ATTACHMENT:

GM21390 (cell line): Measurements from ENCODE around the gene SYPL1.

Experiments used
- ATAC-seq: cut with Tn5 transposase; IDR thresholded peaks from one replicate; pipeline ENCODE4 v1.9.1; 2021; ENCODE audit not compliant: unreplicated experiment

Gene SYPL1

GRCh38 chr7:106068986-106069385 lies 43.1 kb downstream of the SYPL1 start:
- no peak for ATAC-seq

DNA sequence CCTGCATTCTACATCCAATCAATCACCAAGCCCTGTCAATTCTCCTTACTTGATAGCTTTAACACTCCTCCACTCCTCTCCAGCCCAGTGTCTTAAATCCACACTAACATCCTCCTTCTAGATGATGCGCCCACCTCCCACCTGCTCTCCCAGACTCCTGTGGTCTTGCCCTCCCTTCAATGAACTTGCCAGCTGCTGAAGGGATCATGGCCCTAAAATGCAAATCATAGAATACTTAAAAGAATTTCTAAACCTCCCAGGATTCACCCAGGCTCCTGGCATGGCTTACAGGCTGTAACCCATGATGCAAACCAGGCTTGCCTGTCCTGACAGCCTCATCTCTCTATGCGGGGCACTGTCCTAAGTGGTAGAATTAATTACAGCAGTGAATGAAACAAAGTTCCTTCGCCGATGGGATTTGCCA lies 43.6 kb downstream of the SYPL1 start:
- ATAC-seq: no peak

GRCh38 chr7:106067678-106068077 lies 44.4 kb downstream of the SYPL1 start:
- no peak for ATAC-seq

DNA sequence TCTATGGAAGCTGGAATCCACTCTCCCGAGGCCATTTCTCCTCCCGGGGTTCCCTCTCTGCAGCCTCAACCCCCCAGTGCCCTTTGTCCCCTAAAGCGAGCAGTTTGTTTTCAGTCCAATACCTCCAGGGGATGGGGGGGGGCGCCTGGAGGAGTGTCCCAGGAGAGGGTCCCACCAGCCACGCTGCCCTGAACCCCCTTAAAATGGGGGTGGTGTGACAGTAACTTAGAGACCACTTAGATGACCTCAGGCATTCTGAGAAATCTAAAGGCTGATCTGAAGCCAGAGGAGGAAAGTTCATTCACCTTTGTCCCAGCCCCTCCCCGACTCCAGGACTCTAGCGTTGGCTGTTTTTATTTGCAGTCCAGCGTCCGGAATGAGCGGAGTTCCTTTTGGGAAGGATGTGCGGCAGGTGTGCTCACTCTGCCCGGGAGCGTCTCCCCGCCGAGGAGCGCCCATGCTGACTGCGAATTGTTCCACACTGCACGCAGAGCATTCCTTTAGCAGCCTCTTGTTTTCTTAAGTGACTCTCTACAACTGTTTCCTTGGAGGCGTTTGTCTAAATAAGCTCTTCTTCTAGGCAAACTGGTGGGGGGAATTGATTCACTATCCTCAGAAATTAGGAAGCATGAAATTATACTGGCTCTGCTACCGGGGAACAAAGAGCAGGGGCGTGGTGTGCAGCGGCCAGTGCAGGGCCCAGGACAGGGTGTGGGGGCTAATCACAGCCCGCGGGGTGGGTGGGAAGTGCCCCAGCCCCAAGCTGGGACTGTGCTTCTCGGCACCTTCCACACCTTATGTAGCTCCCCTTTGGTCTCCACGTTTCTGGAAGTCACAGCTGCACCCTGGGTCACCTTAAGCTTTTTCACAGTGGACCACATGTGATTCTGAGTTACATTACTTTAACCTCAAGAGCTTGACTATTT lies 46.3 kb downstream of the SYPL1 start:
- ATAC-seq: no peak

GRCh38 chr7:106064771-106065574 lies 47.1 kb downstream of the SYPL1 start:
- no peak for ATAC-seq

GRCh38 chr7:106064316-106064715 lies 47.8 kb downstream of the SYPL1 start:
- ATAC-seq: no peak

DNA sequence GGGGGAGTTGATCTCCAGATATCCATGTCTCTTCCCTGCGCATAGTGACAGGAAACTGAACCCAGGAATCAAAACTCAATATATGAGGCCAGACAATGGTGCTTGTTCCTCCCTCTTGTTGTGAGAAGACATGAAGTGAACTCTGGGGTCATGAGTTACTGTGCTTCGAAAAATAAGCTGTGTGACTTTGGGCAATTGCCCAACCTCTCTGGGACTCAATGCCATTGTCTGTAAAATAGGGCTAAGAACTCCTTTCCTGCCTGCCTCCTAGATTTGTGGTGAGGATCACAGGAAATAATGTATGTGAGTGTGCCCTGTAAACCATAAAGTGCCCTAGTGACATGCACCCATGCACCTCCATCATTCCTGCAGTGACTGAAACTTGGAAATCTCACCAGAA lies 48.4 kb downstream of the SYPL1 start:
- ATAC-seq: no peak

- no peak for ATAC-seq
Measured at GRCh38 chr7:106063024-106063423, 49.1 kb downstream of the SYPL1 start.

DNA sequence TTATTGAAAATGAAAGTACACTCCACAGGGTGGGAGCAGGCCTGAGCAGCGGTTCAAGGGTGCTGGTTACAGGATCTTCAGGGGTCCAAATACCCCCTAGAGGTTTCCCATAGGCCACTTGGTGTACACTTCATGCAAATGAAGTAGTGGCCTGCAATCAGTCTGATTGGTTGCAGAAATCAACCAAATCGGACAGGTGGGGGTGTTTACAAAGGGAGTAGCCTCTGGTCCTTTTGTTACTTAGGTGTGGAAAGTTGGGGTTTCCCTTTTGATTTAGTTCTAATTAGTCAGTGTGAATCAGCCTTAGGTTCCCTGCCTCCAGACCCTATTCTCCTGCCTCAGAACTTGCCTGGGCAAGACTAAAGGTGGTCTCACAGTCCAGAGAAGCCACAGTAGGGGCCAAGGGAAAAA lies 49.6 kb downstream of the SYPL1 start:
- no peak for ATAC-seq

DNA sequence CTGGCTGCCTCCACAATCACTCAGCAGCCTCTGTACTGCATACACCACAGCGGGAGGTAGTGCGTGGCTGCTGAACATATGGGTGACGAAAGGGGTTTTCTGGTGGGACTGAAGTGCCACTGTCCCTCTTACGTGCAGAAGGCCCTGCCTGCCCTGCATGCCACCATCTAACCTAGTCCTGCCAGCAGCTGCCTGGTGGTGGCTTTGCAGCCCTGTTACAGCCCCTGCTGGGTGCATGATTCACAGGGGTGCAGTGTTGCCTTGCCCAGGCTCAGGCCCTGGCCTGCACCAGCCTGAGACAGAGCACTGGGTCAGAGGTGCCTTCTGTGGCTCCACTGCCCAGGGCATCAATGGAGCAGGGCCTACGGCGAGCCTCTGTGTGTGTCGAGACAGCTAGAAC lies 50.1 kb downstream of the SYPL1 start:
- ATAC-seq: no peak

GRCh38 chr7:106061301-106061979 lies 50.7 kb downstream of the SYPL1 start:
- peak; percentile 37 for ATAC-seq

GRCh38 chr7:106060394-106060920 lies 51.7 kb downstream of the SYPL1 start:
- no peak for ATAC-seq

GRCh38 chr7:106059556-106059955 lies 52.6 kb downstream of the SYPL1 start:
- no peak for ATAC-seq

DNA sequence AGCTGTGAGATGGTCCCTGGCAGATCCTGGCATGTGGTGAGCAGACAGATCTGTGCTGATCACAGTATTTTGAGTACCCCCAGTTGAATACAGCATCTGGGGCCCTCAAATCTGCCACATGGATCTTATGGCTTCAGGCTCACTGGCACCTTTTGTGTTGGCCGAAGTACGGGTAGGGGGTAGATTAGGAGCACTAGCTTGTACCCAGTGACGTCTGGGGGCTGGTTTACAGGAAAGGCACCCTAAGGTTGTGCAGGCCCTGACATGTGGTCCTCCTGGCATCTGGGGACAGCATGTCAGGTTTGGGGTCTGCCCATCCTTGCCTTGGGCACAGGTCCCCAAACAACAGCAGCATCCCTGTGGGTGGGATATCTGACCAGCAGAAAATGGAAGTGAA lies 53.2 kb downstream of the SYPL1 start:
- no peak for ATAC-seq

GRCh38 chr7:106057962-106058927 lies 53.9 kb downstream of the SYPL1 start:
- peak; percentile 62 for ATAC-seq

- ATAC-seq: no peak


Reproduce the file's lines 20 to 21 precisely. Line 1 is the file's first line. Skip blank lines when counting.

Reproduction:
Measured at GRCh38 chr7:106063024-106063423, 49.1 kb downstream of the SYPL1 start.

DNA sequence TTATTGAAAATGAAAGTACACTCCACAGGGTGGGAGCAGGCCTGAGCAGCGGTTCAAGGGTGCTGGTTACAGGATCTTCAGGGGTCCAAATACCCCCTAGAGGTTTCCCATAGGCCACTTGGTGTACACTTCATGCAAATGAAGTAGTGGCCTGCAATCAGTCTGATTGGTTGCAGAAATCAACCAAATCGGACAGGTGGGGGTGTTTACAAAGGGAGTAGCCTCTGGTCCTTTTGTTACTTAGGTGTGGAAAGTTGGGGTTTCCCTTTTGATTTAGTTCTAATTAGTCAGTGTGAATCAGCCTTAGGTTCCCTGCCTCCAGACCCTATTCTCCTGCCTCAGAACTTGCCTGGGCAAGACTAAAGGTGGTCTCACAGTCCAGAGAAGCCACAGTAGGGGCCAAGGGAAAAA lies 49.6 kb downstream of the SYPL1 start: